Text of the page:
Time for another rant. On a scale of one to ten on seriousness and importance, this is not even on the chart, it is just something that gets my panties in a wad...big time!
Something that has bothered my for a long time, but I don't think I've ever mentioned it. What is it? Well it is people that are assembling short radio spots and "edit" background music to fit the time slot.
Whether we are aware of it or not, we are all ingrained with many principals of music that we have just acquired by listening all our lives. Music is made of of phrase s which are of given lengths and put together with a number of inferred rules. You can not just take a familiar piece of music and go after it with the cutting knife and then reassembled selected pieces to fit a specified duration.
It seems like now that anyone with an audio editor and a computer can butcher any recognizable piece of music into utter oblivion.
I don't mind you editing something, just do it with a bit of knowledge, class and decorum! Case in point: For the past few days I've been hearing a either thirty or sixty second spot for the J.M. Davis Gun Museum in Claremore , Oklaklahoma in which the background music is Rogers and Hammerstein's "Oklahoma", from the musical of the same name.
They start at the beginning and you are playing along in your mind until they start the whacking and the mental effect is that you are tripping on your own shoe strings.
Has anyone else noticed this lately, or is it just me? I really hate to say this but I think anyone should have to be licensed and pass a musical competency test before they are allowed anywhere close to an audio editor.
End of rant.
"If you think everything's going to be alright, you don't understand the problem!"- Gutpile Charlie
"A man's got to know his limitations" - Harry Callahan
Was having discussion with my wife this morning regarding background music. She can’t stand having classical music play in the background; I was used to it when studying.
She found out some famous conductor and a music critic were the same as she.
As a result of my wife’s dislike for classical background music I have pretty much stopped listening, because I rarely have time just to sit and listen.
I love B’way musicals (our chorale just did a concert of that music with the SD Symphony); and I would react the same way to someone butchering Rodgers and Hammerstein.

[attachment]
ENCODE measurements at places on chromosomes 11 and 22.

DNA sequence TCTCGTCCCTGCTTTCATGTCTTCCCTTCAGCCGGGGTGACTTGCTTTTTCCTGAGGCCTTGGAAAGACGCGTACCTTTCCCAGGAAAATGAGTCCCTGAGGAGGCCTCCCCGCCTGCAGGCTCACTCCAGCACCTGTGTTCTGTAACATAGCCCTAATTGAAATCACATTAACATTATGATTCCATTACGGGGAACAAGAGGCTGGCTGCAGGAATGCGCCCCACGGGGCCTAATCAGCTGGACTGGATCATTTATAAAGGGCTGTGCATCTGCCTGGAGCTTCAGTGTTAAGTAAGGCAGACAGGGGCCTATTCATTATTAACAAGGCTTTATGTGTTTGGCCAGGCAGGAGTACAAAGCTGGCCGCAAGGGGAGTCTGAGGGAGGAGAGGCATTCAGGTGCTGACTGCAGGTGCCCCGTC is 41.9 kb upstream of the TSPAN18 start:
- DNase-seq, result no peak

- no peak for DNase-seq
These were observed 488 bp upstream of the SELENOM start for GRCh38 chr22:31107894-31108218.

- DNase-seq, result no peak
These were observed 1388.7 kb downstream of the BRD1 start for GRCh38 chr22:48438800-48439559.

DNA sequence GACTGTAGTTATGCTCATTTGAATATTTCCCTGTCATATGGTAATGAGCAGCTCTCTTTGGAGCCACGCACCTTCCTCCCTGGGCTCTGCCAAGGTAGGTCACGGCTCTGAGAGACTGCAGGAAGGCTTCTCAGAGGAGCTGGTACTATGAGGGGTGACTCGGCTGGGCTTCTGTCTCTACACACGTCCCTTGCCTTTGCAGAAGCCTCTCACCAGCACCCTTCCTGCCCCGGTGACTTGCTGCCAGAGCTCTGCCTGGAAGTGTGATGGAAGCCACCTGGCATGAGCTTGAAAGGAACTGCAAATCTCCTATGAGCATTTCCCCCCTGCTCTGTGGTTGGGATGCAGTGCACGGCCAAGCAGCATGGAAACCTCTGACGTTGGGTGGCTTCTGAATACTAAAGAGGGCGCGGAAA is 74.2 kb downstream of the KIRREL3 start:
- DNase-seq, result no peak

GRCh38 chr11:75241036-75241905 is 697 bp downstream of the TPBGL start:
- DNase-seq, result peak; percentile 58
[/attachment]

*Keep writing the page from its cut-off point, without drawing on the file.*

“I was guilty of judging capitalism by its operations and socialism by its hopes and aspirations; capitalism by its works and socialism by its literature.” — former socialist and later advocate of freedom Sidney Hook, born December 20, 1902.
|His Royal Hiney|
No, I don’t notice it. I take it you had music training or into music like some people are into wine?
I stumbled on a YouTube video from a guy teaching how to sing. I was surprised that singing is all about the vowels and one or two specific vowels are never sung but a different vowel is used as a substitute. And one practice exercise was singing a complete song without consonants.
I never knew that.
"It did not really matter what we expected from life, but rather what life expected from us. We needed to stop asking about the meaning of life, and instead to think of ourselves as those who were being questioned by life – daily and hourly. Our answer must consist not in talk and meditation, but in right action and in right conduct. Life ultimately means taking the responsibility to find the right answer to its problems and to fulfill the tasks which it constantly sets for each individual." Viktor Frankl, Man's Search for Meaning, 1946.
Advertising has used cuts of popular songs for many years. It bothers me when they use a snippet of a song, often changing some of the lyrics to fit their product and/or repeat it over and over.
The earliest example I can think of is this one:
Link to original video: https://www.youtube.com/watch/?v=7s2_mA_N6iI
This practice seems especially common in car/truck commercials today.
Write your own catchy jingle (à la early Levi Strauss commercials) instead of butchering someone else's creation.
Sometimes a specific passage is put on a loop and repeated. The famous “transition” passage from Rhapsody in Blue is a favorite of the music butchers. Haven’t heard it lately.
What makes that part so great to me is the gradual lead up to that passage. It’s piece that needs to be listened to in its entirety to fully appreciate.
“Parting it out” like an old salvage automobile is irritating and just ain’t right!
According to net, after 96 years a work enters the public domain. Rhapsody is from 1924. Guess it may get real popular again soon.
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